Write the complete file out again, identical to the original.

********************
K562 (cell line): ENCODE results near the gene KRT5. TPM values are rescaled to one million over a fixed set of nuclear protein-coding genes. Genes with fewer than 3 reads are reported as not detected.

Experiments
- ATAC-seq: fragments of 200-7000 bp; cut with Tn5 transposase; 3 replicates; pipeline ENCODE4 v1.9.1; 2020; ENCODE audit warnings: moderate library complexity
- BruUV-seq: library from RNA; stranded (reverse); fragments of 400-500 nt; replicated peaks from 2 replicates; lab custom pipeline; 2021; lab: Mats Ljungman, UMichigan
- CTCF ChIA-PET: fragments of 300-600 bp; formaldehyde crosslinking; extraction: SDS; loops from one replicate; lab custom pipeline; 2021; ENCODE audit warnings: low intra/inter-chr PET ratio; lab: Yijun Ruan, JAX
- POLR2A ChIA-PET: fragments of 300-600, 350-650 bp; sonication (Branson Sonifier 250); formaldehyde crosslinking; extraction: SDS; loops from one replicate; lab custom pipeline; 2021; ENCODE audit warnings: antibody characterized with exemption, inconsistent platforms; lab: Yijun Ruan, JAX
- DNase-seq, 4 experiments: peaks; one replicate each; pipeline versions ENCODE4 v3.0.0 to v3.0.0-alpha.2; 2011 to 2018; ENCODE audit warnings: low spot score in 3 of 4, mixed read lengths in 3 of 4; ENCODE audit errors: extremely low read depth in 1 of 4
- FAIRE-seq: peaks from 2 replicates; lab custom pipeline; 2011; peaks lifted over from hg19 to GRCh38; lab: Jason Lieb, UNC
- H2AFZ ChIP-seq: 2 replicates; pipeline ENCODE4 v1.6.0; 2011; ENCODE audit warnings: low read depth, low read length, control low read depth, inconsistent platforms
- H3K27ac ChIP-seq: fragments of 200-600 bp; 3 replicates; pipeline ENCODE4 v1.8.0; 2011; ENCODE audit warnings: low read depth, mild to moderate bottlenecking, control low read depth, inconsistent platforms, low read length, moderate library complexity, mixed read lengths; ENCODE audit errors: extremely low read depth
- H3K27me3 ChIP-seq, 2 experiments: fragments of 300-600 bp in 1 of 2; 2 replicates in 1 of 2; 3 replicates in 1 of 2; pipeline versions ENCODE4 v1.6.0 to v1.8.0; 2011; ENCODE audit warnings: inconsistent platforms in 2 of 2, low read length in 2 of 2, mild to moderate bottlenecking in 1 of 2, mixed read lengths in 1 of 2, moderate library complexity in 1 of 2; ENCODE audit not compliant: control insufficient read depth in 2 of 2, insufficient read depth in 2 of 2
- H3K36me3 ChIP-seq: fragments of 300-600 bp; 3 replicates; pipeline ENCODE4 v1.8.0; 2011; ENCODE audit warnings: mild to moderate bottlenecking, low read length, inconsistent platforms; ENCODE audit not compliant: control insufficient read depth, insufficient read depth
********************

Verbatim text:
K562 (cell line): ENCODE results near the gene KRT5. TPM values are rescaled to one million over a fixed set of nuclear protein-coding genes. Genes with fewer than 3 reads are reported as not detected.

Experiments
- ATAC-seq: fragments of 200-7000 bp; cut with Tn5 transposase; 3 replicates; pipeline ENCODE4 v1.9.1; 2020; ENCODE audit warnings: moderate library complexity
- BruUV-seq: library from RNA; stranded (reverse); fragments of 400-500 nt; replicated peaks from 2 replicates; lab custom pipeline; 2021; lab: Mats Ljungman, UMichigan
- CTCF ChIA-PET: fragments of 300-600 bp; formaldehyde crosslinking; extraction: SDS; loops from one replicate; lab custom pipeline; 2021; ENCODE audit warnings: low intra/inter-chr PET ratio; lab: Yijun Ruan, JAX
- POLR2A ChIA-PET: fragments of 300-600, 350-650 bp; sonication (Branson Sonifier 250); formaldehyde crosslinking; extraction: SDS; loops from one replicate; lab custom pipeline; 2021; ENCODE audit warnings: antibody characterized with exemption, inconsistent platforms; lab: Yijun Ruan, JAX
- DNase-seq, 4 experiments: peaks; one replicate each; pipeline versions ENCODE4 v3.0.0 to v3.0.0-alpha.2; 2011 to 2018; ENCODE audit warnings: low spot score in 3 of 4, mixed read lengths in 3 of 4; ENCODE audit errors: extremely low read depth in 1 of 4
- FAIRE-seq: peaks from 2 replicates; lab custom pipeline; 2011; peaks lifted over from hg19 to GRCh38; lab: Jason Lieb, UNC
- H2AFZ ChIP-seq: 2 replicates; pipeline ENCODE4 v1.6.0; 2011; ENCODE audit warnings: low read depth, low read length, control low read depth, inconsistent platforms
- H3K27ac ChIP-seq: fragments of 200-600 bp; 3 replicates; pipeline ENCODE4 v1.8.0; 2011; ENCODE audit warnings: low read depth, mild to moderate bottlenecking, control low read depth, inconsistent platforms, low read length, moderate library complexity, mixed read lengths; ENCODE audit errors: extremely low read depth
- H3K27me3 ChIP-seq, 2 experiments: fragments of 300-600 bp in 1 of 2; 2 replicates in 1 of 2; 3 replicates in 1 of 2; pipeline versions ENCODE4 v1.6.0 to v1.8.0; 2011; ENCODE audit warnings: inconsistent platforms in 2 of 2, low read length in 2 of 2, mild to moderate bottlenecking in 1 of 2, mixed read lengths in 1 of 2, moderate library complexity in 1 of 2; ENCODE audit not compliant: control insufficient read depth in 2 of 2, insufficient read depth in 2 of 2
- H3K36me3 ChIP-seq: fragments of 300-600 bp; 3 replicates; pipeline ENCODE4 v1.8.0; 2011; ENCODE audit warnings: mild to moderate bottlenecking, low read length, inconsistent platforms; ENCODE audit not compliant: control insufficient read depth, insufficient read depth